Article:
Having said all of that, there are a few likable aspects to The Third Man. Every now and then there is snappy line of dialogue that makes you smile and some of the minor parts, particularly those played by Siegfried Breuer & Ernst Deutsch are roguishly charming, and it is at these times the film does shine briefly as these character actors are free to beguile and charm. And I must finally say that the final scene of the movie does actually achieve one lone moment of classic film noir - it is beautifully shot and is a genuinely classic scene complete with the lighting of a cigarette as the film fades out.
My favourite British movie
An excellent post WWII mystery and my favourite film noir (i also like Chinatown and LA confidential) and also my favoutrite British movie (i also like The Italian Job).

The film has an excellent story script and great acting by Orson Welles (although i did prefer Citizen Kane) and great direction by sir carol reed.

A film for anybody.

To zither or not to zither, that is the question...
THE THIRD MAN is an effective piece of late '40s film noir, but in my opinion is a rather overrated one, accompanied as it is by a distracting zither score that some believe is the film's crowning achievement, aside from Robert Krasker's B&W photography.

Joseph Cotten gives his usual low-key performance as the pulp writer who wants to track down what really happened to his friend, Harry Limes (Orson Welles) whom he suspects has met with foul play and Valli is similarly low-key in her role as Limes' lonely sweetheart. Trevor Howard is excellent as Major Calloway who tries to help both Cotten and Valli, warning both of the dangers they face.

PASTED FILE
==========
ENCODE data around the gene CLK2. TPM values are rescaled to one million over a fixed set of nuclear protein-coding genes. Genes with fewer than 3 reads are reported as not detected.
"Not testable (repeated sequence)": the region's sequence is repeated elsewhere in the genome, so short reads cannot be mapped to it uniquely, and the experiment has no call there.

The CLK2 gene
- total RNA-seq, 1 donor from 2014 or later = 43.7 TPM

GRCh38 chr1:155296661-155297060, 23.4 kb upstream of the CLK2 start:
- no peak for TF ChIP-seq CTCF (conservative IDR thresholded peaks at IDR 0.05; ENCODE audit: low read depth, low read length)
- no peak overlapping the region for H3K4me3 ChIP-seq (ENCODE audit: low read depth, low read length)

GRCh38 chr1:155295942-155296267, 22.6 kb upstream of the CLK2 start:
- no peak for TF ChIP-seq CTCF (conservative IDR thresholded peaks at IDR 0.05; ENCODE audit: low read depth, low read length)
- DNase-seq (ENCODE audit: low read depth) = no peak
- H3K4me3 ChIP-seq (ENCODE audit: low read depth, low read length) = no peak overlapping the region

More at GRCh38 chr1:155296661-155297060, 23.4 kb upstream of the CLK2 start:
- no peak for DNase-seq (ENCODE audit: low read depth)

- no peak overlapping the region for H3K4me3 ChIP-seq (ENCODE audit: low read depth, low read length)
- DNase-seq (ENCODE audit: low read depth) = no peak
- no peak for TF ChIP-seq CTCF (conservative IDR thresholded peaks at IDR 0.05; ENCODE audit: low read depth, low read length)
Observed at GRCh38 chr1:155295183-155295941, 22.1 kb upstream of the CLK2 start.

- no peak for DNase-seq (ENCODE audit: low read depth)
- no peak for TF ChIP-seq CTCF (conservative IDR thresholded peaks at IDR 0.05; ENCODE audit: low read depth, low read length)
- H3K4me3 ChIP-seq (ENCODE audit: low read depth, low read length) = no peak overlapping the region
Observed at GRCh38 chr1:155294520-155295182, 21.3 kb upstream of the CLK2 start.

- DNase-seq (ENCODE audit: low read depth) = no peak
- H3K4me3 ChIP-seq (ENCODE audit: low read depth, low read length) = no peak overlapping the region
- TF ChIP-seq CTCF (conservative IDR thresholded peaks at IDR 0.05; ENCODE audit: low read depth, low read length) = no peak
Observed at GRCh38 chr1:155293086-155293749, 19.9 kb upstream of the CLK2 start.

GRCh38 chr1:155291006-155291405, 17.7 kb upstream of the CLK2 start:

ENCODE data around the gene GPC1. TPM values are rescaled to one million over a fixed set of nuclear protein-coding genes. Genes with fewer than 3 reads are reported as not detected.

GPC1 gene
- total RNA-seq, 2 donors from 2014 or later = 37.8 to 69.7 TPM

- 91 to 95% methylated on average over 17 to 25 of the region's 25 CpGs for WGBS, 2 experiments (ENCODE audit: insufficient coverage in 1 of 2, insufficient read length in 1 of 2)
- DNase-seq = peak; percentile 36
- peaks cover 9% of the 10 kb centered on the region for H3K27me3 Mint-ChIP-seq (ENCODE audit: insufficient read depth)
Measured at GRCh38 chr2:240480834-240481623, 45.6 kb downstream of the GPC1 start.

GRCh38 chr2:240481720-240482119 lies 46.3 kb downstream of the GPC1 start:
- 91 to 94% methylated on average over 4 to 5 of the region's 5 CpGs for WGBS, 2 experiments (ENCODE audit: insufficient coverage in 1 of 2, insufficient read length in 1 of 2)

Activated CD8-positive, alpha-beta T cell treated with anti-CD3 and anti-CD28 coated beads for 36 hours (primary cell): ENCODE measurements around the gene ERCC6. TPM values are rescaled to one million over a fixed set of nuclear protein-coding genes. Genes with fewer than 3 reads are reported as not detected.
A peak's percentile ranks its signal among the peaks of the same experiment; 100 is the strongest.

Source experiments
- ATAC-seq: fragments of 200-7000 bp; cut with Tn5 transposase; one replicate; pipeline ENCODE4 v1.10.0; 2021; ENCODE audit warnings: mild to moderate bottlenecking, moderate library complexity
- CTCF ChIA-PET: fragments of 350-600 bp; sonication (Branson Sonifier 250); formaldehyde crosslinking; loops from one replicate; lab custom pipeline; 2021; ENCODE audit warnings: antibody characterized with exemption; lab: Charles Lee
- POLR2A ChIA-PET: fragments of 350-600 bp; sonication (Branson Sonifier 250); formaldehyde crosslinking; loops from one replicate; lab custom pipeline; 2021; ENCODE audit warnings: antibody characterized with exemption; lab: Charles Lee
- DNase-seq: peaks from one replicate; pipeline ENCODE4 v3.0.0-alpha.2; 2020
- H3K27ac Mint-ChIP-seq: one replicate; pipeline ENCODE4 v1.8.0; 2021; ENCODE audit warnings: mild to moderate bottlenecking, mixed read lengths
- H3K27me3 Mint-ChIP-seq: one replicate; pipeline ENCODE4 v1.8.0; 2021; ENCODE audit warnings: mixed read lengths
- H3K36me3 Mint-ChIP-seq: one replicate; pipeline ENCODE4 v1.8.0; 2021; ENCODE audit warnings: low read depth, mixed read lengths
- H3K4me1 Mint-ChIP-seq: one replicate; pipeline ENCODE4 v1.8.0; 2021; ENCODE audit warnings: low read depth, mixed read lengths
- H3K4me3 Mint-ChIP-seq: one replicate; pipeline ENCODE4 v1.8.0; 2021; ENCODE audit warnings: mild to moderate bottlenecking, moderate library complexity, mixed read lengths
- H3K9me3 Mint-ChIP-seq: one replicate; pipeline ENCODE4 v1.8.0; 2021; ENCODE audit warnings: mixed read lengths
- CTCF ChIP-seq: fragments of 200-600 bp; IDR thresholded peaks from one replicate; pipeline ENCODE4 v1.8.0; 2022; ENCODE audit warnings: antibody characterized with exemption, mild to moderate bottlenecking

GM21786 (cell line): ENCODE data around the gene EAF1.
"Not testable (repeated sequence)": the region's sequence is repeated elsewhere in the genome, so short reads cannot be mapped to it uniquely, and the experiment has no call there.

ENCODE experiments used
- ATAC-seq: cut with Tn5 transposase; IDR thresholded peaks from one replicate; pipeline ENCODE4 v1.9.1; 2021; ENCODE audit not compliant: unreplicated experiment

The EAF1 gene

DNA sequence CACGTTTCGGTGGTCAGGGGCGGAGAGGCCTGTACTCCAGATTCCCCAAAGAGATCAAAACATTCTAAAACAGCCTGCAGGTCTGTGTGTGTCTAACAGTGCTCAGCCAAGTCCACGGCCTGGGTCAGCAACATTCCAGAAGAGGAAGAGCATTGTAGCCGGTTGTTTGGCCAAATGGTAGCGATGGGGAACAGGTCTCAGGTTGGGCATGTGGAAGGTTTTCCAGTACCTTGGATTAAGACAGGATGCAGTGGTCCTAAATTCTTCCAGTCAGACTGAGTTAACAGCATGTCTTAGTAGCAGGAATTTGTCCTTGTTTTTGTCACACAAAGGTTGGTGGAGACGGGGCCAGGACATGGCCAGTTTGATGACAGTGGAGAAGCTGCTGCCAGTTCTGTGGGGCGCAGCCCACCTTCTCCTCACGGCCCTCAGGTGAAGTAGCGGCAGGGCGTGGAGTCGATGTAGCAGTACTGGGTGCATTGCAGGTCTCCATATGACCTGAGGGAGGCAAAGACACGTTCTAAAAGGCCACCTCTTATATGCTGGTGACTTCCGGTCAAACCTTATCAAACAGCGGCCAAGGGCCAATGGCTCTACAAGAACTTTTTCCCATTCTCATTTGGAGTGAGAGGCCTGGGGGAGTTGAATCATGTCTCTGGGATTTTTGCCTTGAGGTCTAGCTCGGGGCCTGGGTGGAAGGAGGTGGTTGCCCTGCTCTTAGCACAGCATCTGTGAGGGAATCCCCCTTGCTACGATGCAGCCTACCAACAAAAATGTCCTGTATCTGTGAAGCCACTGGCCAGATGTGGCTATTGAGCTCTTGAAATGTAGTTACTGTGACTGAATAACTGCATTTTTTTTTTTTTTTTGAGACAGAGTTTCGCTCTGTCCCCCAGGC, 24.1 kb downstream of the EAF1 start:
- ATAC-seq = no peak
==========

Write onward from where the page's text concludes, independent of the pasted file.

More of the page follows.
The B&W Oscar-winning photography of post-war Vienna is crisply detailed and shadowy in its display of virtually empty cobblestoned streets at night and the background score is unusual and sometimes even striking.

But therein lies the trouble. Not all of the famous Anton Karas zither score seems appropriate for the on screen action, although whether this is intentional or not, I don't pretend to know. For me, much of the score works against the story instead of creating the proper amount of tension in the script, as atmospheric as the Austrian music is.

If ever a story of post-war Vienna troubled by corrupt officials and black market thieves and murderers needed an orchestrated score by a Bernard Herrmann type of composer, this is it. Others have praised the zither score to the skies, but I'm of the firm opinion that "The Third Man Theme" itself is the high point of this particular score, effectively used every time the mysterious Orson Welles appears.

His theme became enormously popular as "The Third Man Theme" and deserved its success as a single--but as others have observed, the rest of the zither score becomes a bit monotonous after awhile and plays against what is happening on screen instead of deepening the emotional impact of the story. In fact, there are times when it becomes distracting and even irritating.

It's an interesting, almost semi-documentary kind of film from Carol Reed that has Welles appearing only toward the halfway point and then only briefly. He gives one of his better performances, more controlled, less florid than usual, although the film is carried chiefly by Cotten, Howard and Valli and some superb photography.

The story is told in such a cold documentary manner that there is almost an air of detachment about connecting to any of the characters we are supposed to care about. In this respect, it is Trevor Howard's Major Calloway that comes across as the most likable and fully developed character in the story.